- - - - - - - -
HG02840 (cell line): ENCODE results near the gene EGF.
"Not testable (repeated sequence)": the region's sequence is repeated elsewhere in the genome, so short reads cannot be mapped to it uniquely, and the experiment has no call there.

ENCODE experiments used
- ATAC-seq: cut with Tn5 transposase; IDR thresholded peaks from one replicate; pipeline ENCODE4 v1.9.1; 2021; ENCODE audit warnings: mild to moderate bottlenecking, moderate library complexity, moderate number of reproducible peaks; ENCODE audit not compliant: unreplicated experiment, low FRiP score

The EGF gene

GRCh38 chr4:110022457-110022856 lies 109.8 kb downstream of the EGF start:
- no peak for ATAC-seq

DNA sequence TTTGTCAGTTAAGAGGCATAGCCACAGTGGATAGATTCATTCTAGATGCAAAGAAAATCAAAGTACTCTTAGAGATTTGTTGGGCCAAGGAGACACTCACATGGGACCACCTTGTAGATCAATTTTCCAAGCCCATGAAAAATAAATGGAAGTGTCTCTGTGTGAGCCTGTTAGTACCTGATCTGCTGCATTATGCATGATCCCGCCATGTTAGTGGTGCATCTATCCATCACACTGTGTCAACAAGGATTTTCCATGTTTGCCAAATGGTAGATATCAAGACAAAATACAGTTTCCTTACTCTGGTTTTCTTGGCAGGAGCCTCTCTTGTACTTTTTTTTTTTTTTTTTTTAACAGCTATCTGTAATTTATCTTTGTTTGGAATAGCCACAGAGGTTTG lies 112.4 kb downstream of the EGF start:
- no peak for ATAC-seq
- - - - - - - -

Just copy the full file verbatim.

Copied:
HG02840 (cell line): ENCODE results near the gene EGF.
"Not testable (repeated sequence)": the region's sequence is repeated elsewhere in the genome, so short reads cannot be mapped to it uniquely, and the experiment has no call there.

ENCODE experiments used
- ATAC-seq: cut with Tn5 transposase; IDR thresholded peaks from one replicate; pipeline ENCODE4 v1.9.1; 2021; ENCODE audit warnings: mild to moderate bottlenecking, moderate library complexity, moderate number of reproducible peaks; ENCODE audit not compliant: unreplicated experiment, low FRiP score

The EGF gene

GRCh38 chr4:110022457-110022856 lies 109.8 kb downstream of the EGF start:
- no peak for ATAC-seq

DNA sequence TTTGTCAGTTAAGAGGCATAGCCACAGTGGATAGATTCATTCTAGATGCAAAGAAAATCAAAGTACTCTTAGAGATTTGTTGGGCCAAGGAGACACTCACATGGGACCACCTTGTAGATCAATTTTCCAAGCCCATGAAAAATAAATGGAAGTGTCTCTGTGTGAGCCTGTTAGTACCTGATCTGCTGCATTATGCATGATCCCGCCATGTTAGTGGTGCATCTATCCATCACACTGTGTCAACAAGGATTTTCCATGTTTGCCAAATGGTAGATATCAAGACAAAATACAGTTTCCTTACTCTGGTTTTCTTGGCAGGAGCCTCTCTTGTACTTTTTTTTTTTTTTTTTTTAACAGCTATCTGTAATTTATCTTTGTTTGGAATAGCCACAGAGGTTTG lies 112.4 kb downstream of the EGF start:
- no peak for ATAC-seq